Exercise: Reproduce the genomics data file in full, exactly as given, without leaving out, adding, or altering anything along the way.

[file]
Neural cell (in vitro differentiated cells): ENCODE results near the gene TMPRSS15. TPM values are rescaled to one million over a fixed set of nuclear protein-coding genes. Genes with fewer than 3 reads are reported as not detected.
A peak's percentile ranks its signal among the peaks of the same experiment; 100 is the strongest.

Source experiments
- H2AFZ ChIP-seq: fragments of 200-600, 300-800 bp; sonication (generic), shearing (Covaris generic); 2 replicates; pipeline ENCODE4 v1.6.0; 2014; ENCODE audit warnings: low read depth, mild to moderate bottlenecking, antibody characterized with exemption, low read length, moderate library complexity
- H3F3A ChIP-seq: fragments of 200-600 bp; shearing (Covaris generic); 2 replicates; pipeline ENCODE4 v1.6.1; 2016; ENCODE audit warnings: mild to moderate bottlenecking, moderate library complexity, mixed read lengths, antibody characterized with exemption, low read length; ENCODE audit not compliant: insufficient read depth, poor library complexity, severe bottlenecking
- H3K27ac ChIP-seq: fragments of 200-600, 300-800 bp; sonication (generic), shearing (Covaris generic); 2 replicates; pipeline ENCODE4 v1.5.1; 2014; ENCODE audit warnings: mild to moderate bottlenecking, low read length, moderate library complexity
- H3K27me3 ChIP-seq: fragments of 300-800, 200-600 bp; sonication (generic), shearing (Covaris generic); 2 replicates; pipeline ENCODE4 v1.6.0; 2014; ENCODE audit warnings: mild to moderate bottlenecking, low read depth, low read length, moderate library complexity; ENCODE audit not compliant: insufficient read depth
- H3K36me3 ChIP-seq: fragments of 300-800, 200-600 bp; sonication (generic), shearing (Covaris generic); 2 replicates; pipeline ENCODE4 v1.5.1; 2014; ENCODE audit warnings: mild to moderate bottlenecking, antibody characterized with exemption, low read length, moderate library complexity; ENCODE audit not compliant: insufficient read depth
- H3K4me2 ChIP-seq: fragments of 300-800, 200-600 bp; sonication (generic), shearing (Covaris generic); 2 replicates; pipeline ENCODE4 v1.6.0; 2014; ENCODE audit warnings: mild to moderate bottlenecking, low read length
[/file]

Neural cell (in vitro differentiated cells): ENCODE results near the gene TMPRSS15. TPM values are rescaled to one million over a fixed set of nuclear protein-coding genes. Genes with fewer than 3 reads are reported as not detected.
A peak's percentile ranks its signal among the peaks of the same experiment; 100 is the strongest.

Source experiments
- H2AFZ ChIP-seq: fragments of 200-600, 300-800 bp; sonication (generic), shearing (Covaris generic); 2 replicates; pipeline ENCODE4 v1.6.0; 2014; ENCODE audit warnings: low read depth, mild to moderate bottlenecking, antibody characterized with exemption, low read length, moderate library complexity
- H3F3A ChIP-seq: fragments of 200-600 bp; shearing (Covaris generic); 2 replicates; pipeline ENCODE4 v1.6.1; 2016; ENCODE audit warnings: mild to moderate bottlenecking, moderate library complexity, mixed read lengths, antibody characterized with exemption, low read length; ENCODE audit not compliant: insufficient read depth, poor library complexity, severe bottlenecking
- H3K27ac ChIP-seq: fragments of 200-600, 300-800 bp; sonication (generic), shearing (Covaris generic); 2 replicates; pipeline ENCODE4 v1.5.1; 2014; ENCODE audit warnings: mild to moderate bottlenecking, low read length, moderate library complexity
- H3K27me3 ChIP-seq: fragments of 300-800, 200-600 bp; sonication (generic), shearing (Covaris generic); 2 replicates; pipeline ENCODE4 v1.6.0; 2014; ENCODE audit warnings: mild to moderate bottlenecking, low read depth, low read length, moderate library complexity; ENCODE audit not compliant: insufficient read depth
- H3K36me3 ChIP-seq: fragments of 300-800, 200-600 bp; sonication (generic), shearing (Covaris generic); 2 replicates; pipeline ENCODE4 v1.5.1; 2014; ENCODE audit warnings: mild to moderate bottlenecking, antibody characterized with exemption, low read length, moderate library complexity; ENCODE audit not compliant: insufficient read depth
- H3K4me2 ChIP-seq: fragments of 300-800, 200-600 bp; sonication (generic), shearing (Covaris generic); 2 replicates; pipeline ENCODE4 v1.6.0; 2014; ENCODE audit warnings: mild to moderate bottlenecking, low read length